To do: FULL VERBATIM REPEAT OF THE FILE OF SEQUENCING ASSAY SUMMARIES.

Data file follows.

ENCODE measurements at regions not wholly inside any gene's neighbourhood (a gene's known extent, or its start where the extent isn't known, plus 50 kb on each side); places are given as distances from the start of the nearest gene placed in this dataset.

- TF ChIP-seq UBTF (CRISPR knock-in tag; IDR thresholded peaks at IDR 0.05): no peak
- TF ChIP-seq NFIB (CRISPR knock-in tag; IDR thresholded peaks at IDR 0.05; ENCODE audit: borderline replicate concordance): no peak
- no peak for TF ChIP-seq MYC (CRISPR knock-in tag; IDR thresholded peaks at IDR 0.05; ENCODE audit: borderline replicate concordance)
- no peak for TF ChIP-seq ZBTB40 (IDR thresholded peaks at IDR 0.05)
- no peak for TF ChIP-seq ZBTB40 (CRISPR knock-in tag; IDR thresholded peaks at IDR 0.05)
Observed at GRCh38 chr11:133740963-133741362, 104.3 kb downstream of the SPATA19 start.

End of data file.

ENCODE measurements at regions not wholly inside any gene's neighbourhood (a gene's known extent, or its start where the extent isn't known, plus 50 kb on each side); places are given as distances from the start of the nearest gene placed in this dataset.

- TF ChIP-seq UBTF (CRISPR knock-in tag; IDR thresholded peaks at IDR 0.05): no peak
- TF ChIP-seq NFIB (CRISPR knock-in tag; IDR thresholded peaks at IDR 0.05; ENCODE audit: borderline replicate concordance): no peak
- no peak for TF ChIP-seq MYC (CRISPR knock-in tag; IDR thresholded peaks at IDR 0.05; ENCODE audit: borderline replicate concordance)
- no peak for TF ChIP-seq ZBTB40 (IDR thresholded peaks at IDR 0.05)
- no peak for TF ChIP-seq ZBTB40 (CRISPR knock-in tag; IDR thresholded peaks at IDR 0.05)
Observed at GRCh38 chr11:133740963-133741362, 104.3 kb downstream of the SPATA19 start.